I have written before about the many virtues of Berry College. Tonight, as BFF Jen and I were making plans for yet another Mountain Day adventure, a story popped into my head that I realized I had been remiss in sharing with all eight of my fans. So enjoy:
A few years ago, BFF Jen and I decided to go visit Berry – but not for Mountain Day. No, this time we went off the cuff, if you will – and I think you will – and decided to visit in March. Besides going on a non-Mountain Day day, it was also SNOWING as we left for our beloved alma mater. This should have been a sign that our visit was going to be a little nontraditional. But we ignored the warnings.
Say it with me: Dun. Dun. Dunnnnnnnnnn.
When we arrived at Berry, we found the cabin we were going to stay in. Liz, the super-de-duper check-in gal, said we were the only ones staying in the cabin, even though it could easily hold seven or eight people. We dropped off our stuff in our room and then left for the day, catching up with friends and praying to Martha at her grave.
When we returned that night, we saw a truck parked outside of the cabin. The porch light was on as well. Then BFF Jen and I had what is possibly the dumbest conversation known to man:
Her: Do you think someone is in there?
Me: I don’t know. We could ask the check-in gal.
Her: The check-in office is closed.
Her: So should we go in?
And off we went, wandering into a pitch-black cabin on the most remote part of campus with the distinct possibility of running into a serial killer occupying our cabin. Just a day in the life for us.
BFF Jen had a plan, though. And if Mrs. BFF Jen’s Mom is reading this, I am really, really sorry. Jen decided she would hold open the door while I called out in the hallway to see if someone answered. If a serial killer or even just a regular killer answered, we wouldn’t have to waste time opening the door to get out. Brilliant.
After a couple of “HELLOOOOOOS?” we heard a scraping sound – coming from the room next to ours. Before we could put our award-winning plan into motion, there appeared before us a man that I can only describe as Cloud Dancing from Dr. Quinn meets Chief Powhatan from Pocahontas.
He had long, flowing silver hair down to his waist, was half-naked, and looked completely surprised to see us.
“Hello, there,” the man said. “Are you staying here, too?”
I think we managed to nod.
“Okay, great. Well, goodnight.” And with that, he turned around, went back up the stairs, and after a few seconds we heard his door shut. Alrighty, then.
Then BFF Jen and I had possibly the second dumbest conversation known to man:
Her: What should we do?
Me: …ask the check-in gal?
Her: THE OFFICE IS CLOSED, KRISTEN.
Me: Right, got it.
Her: So, should we stay here?
Ah, but this time we had an even better plan: teamwork. BFF Jen isn’t my BFF for nothing – between the two of us there is an understanding that when one of us makes a dumb decision, the other one stands by her come hell or high water. Or strange Native American men. So we put our new and improved plan into place.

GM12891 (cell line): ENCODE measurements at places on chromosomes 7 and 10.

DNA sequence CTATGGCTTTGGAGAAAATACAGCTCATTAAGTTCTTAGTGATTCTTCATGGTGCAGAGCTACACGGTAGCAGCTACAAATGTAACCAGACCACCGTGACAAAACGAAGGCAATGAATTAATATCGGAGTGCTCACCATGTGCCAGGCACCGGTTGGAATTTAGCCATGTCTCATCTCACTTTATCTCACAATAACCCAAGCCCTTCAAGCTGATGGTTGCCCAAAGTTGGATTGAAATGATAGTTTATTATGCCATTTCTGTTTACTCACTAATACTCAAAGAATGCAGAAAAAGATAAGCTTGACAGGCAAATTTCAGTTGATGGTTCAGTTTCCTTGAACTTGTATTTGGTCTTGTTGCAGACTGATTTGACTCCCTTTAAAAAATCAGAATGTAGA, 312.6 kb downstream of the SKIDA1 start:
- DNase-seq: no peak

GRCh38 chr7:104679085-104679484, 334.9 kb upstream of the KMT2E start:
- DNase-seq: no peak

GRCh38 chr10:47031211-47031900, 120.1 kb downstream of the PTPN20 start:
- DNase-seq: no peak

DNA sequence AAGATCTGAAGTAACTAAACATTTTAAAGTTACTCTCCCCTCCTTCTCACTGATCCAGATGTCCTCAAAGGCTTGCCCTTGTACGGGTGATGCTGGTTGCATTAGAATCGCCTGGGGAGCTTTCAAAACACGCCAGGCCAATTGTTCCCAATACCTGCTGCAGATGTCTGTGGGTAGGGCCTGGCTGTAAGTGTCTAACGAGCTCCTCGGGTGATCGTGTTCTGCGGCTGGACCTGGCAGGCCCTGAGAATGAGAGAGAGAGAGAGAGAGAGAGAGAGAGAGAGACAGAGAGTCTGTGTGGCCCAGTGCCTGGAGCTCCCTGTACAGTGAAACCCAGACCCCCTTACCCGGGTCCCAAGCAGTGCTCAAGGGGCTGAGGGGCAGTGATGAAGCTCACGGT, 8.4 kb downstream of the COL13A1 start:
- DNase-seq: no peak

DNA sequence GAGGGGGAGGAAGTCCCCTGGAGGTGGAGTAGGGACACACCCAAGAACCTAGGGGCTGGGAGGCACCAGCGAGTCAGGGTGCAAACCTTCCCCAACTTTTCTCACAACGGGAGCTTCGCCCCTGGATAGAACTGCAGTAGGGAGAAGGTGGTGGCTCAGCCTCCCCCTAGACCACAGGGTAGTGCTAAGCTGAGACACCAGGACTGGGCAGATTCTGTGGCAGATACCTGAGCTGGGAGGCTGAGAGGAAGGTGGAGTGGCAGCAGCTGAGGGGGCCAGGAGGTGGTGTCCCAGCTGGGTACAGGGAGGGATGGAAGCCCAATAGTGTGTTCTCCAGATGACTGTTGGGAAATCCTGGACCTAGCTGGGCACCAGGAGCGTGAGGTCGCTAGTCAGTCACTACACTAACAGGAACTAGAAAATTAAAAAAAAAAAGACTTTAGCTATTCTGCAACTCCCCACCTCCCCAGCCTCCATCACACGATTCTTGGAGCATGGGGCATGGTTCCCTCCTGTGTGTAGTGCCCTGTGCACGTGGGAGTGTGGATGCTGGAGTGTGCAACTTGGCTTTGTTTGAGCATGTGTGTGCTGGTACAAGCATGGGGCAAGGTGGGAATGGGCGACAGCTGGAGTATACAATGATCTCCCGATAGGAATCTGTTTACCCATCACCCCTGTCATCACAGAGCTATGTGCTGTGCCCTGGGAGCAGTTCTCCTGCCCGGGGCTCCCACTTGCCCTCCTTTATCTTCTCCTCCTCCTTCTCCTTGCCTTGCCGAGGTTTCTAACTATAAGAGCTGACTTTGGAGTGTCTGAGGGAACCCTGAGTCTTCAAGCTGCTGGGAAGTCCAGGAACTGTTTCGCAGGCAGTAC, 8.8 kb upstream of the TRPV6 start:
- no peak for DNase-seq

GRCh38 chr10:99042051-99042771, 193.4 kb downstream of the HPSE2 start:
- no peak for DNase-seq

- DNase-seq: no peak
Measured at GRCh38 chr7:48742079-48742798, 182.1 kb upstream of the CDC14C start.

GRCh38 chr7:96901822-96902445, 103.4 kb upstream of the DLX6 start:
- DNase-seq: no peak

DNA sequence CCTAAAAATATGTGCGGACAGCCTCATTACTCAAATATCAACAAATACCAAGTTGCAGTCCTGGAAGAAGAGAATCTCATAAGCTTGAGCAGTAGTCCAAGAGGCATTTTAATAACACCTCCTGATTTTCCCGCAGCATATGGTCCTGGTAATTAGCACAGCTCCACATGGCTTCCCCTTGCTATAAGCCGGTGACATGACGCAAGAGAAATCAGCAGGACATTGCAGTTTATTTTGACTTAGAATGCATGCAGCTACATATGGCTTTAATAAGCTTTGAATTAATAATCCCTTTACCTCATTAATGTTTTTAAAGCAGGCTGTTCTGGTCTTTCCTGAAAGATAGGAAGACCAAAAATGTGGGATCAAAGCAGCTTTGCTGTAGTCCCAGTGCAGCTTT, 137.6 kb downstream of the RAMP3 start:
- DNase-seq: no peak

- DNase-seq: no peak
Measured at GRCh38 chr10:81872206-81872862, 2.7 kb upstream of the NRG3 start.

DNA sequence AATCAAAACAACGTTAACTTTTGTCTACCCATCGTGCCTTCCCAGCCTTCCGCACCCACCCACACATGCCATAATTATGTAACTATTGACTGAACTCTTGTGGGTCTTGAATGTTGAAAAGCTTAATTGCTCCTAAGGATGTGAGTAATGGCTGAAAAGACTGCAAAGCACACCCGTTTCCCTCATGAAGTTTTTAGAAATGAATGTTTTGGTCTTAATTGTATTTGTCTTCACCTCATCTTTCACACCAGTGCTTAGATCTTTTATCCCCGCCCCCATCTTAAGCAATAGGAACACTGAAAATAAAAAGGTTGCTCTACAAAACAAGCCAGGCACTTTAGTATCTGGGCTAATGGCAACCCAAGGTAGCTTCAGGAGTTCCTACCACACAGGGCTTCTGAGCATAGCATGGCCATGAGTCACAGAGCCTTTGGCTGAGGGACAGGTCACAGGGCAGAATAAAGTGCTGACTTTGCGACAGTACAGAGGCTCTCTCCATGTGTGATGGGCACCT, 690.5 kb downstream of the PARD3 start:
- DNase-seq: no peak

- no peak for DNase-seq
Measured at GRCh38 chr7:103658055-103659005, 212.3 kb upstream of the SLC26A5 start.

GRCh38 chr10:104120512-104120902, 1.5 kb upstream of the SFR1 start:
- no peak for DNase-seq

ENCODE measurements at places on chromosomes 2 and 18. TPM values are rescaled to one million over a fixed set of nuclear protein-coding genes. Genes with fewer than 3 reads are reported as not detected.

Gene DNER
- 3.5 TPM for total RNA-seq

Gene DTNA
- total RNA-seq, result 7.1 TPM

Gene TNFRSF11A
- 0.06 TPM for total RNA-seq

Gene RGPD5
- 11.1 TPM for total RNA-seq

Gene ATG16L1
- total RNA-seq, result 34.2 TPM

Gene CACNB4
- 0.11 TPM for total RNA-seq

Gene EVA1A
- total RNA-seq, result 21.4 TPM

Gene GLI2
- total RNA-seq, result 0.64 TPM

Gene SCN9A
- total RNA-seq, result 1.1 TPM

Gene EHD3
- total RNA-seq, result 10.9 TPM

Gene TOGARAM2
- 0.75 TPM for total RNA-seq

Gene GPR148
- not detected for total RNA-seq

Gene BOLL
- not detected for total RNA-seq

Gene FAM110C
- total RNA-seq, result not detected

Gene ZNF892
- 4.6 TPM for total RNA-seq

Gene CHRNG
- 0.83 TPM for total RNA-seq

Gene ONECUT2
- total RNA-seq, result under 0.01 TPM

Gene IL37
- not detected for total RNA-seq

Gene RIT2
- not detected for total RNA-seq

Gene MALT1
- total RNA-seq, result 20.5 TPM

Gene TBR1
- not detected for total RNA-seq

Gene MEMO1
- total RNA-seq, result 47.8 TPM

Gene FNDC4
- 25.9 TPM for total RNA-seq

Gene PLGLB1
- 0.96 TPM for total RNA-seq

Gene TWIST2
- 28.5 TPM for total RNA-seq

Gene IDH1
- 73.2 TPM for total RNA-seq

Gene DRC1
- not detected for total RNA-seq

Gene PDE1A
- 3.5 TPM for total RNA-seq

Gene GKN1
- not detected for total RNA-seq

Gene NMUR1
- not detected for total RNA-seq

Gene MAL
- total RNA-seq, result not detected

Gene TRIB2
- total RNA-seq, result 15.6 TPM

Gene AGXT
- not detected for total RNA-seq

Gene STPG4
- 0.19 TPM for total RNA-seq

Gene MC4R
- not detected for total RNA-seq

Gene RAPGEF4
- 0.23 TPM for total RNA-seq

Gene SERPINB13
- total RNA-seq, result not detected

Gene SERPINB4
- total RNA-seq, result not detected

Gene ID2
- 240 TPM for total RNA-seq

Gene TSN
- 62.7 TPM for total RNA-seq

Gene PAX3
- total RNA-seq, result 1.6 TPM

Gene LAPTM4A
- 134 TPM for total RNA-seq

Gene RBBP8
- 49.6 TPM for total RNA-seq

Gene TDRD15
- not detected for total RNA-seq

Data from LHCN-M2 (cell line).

First, we each stood guard while the other one brushed her teeth and used the only restroom, located in the hallway. To get the visual, you have to picture BFF Jen – she is by far the tiniest fully-grown human being I have ever known. And then you have me, the very picture of strength and speed. Together, we made the worst superhero team the world would ever see. But we are nothing if not dedicated and eachstood outside the bathroom door with my tiny can of hot pink (breast cancer awareness, baby!) mace, ready to spray and then run at the slightest provocation.
Eventually we made it into our room. Now that we were inside, how did we keep the man out? He probably had a chainsaw and/or a sword that could cut through the lock. But that didn’t matter, because the door didn’t lock. Are. You. Kidding me.
This might be a problem for some people, but not for us – we just adapted to the situation. BFF Jen and I proceeded to stack every single piece of furniture in that room against the door. Nightstands, chairs, wobbly table-thing that had no clear purpose; you name it, we stacked it.
But we didn’t stop there – we set our suitcases against the pile of 1980s furniture to ensure that, in the event the evil murderer made it through the furniture barrier, we would hear our suitcases fall to the floor and would wake up in time to escape. How we thought we could get past a grown man and a 4-foot stack of furniture, I don’t know. Clearly event planning is not in either of our futures.
And, just in case we had to resort to force, we carefully selected some weapons to keep by us on the only nightstand that was bolted to the wall: the pink mace, Jen’s curling iron, and my hair straightener. I remember telling BFF Jen, “It heats up in just sixty seconds.” Because a good plan is all about how quickly your weapons will heat up.
Finally, after a long couple of hours listening for noises, we went to sleep. And lo and behold, the next morning we were completely alive! Victory! As we began to dismantle our barrier, I heard footsteps on the floor and froze.
“Good morning!” the man called through the door. I wanted to open it to be polite, but the furniture was a lot harder to move without the adrenaline rush. “Sorry if I scared you!” he added.
“Oh… that’s okay!” I shouted back. “Sorry… we got scared!”
“No problem… I work here,” he continued, as if silently pleading me not to call the police and ruin his day. “I know the college president.”
“Hey, cool. Me, too.” That was really all I could think of at the time.
“Well… anyway, I’m going now. Enjoy your stay.” And he was gone, probably glad to be rid of us. Who could blame him?
So, kids, here’s the moral of the story: Don’t be a moron. And don’t go into dark places with strangers. But if you absolutely, positively have to, look for furniture and break out the hair accessories. Works every time.